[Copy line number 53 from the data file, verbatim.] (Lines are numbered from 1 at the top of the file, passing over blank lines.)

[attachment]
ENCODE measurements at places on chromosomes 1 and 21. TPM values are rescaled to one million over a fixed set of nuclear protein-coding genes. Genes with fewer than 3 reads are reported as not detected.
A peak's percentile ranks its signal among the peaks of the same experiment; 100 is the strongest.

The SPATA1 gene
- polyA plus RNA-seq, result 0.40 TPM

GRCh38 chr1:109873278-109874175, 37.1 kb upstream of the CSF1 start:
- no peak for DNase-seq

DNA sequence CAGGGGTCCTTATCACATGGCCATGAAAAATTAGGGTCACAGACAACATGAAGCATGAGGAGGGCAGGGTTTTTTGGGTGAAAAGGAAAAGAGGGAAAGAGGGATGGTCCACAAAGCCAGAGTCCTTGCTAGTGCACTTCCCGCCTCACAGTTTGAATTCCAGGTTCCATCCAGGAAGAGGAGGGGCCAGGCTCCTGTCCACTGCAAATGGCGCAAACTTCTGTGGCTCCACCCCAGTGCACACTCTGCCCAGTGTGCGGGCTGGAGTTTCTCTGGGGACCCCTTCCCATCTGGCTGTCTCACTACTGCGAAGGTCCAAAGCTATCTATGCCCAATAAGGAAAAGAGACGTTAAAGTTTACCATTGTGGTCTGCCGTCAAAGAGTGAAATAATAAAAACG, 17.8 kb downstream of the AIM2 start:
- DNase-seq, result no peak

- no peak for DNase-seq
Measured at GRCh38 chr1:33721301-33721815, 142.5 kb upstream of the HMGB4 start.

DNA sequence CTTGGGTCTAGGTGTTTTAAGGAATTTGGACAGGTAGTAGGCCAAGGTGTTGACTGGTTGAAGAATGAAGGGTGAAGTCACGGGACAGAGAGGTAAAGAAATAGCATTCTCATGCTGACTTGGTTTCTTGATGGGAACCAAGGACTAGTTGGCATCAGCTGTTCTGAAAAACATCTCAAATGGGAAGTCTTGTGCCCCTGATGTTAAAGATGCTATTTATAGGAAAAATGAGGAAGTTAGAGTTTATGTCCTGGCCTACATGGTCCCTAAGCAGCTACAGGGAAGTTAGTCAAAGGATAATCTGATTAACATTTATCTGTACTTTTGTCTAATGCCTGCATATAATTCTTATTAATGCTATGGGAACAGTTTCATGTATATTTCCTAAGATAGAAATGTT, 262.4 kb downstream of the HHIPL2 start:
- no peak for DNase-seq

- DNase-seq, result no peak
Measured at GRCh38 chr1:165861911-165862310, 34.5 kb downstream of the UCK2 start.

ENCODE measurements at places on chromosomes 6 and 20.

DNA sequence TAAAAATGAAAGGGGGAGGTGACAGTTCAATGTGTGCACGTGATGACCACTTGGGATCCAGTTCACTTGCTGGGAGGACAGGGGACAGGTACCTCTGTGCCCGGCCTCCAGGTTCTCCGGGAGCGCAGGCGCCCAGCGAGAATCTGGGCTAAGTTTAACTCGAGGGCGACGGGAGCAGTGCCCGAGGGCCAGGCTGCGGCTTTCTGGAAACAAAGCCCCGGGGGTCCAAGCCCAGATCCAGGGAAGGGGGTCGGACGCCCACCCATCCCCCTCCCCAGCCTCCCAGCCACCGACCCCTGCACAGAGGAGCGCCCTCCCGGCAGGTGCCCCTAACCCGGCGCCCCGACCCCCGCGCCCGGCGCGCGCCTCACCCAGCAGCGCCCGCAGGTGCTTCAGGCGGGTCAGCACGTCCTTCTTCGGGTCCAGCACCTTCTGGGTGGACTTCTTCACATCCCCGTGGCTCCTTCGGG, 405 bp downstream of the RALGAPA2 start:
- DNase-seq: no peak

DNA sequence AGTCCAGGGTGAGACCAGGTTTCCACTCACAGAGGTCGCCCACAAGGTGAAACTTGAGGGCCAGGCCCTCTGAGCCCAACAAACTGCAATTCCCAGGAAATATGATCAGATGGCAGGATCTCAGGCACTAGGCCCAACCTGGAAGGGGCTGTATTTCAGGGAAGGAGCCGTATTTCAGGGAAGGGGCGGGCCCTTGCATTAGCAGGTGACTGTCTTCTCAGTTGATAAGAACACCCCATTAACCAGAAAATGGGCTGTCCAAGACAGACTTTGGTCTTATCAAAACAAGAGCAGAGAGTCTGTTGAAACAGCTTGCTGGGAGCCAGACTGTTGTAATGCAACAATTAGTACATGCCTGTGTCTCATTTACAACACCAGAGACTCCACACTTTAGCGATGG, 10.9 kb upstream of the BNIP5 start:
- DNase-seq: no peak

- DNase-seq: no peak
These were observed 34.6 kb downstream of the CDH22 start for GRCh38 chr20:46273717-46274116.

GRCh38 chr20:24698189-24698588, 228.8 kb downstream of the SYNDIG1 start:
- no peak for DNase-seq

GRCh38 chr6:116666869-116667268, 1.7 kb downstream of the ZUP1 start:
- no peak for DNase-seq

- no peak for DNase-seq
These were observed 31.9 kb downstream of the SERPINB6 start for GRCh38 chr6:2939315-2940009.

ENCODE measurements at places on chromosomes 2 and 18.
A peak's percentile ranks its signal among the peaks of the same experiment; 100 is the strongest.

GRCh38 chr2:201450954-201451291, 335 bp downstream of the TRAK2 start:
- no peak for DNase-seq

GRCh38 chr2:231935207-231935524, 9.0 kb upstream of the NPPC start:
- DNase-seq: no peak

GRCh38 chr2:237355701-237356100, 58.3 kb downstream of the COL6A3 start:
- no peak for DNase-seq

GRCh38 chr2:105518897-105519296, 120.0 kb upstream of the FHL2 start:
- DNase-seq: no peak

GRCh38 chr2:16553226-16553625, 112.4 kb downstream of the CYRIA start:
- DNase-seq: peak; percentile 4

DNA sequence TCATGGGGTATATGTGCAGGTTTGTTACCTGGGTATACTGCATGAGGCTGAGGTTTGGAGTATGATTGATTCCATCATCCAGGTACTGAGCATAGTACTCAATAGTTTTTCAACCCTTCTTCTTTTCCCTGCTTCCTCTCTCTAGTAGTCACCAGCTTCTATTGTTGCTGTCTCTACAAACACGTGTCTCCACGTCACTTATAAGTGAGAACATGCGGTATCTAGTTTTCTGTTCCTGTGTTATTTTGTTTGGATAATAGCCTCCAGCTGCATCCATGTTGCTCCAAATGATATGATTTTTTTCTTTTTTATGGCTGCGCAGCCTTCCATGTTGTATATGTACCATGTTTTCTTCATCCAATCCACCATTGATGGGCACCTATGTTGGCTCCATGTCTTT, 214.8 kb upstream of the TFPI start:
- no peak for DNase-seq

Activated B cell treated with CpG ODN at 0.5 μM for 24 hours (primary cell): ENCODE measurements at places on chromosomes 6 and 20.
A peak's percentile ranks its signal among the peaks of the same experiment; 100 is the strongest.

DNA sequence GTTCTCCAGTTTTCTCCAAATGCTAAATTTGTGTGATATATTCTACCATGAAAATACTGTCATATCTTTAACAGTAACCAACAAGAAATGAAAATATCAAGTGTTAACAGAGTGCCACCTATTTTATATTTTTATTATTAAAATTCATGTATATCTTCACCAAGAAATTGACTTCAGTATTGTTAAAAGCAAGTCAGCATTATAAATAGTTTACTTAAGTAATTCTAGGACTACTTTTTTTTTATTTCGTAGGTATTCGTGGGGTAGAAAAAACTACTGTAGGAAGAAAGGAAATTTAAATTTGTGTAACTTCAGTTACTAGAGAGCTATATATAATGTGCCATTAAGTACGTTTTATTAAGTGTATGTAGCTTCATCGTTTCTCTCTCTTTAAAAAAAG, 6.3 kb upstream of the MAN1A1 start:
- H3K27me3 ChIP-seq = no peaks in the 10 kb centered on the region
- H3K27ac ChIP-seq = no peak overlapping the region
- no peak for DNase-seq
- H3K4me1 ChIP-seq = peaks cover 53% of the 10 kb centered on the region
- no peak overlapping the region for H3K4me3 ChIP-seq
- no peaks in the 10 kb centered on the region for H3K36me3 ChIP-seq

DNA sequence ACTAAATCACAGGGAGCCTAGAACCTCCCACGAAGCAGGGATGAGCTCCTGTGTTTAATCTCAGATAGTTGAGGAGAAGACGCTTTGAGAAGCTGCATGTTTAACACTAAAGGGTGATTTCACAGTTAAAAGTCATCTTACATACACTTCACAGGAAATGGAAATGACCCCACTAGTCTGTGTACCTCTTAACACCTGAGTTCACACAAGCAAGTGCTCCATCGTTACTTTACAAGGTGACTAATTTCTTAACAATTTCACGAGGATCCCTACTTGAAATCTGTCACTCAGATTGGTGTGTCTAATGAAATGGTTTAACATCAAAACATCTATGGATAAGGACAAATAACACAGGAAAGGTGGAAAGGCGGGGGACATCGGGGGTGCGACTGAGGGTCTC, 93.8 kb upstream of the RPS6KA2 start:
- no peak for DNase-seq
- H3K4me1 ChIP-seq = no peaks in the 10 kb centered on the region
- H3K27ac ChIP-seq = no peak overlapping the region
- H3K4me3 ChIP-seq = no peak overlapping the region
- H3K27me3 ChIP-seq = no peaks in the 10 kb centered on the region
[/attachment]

- H3K4me1 ChIP-seq = no peaks in the 10 kb centered on the region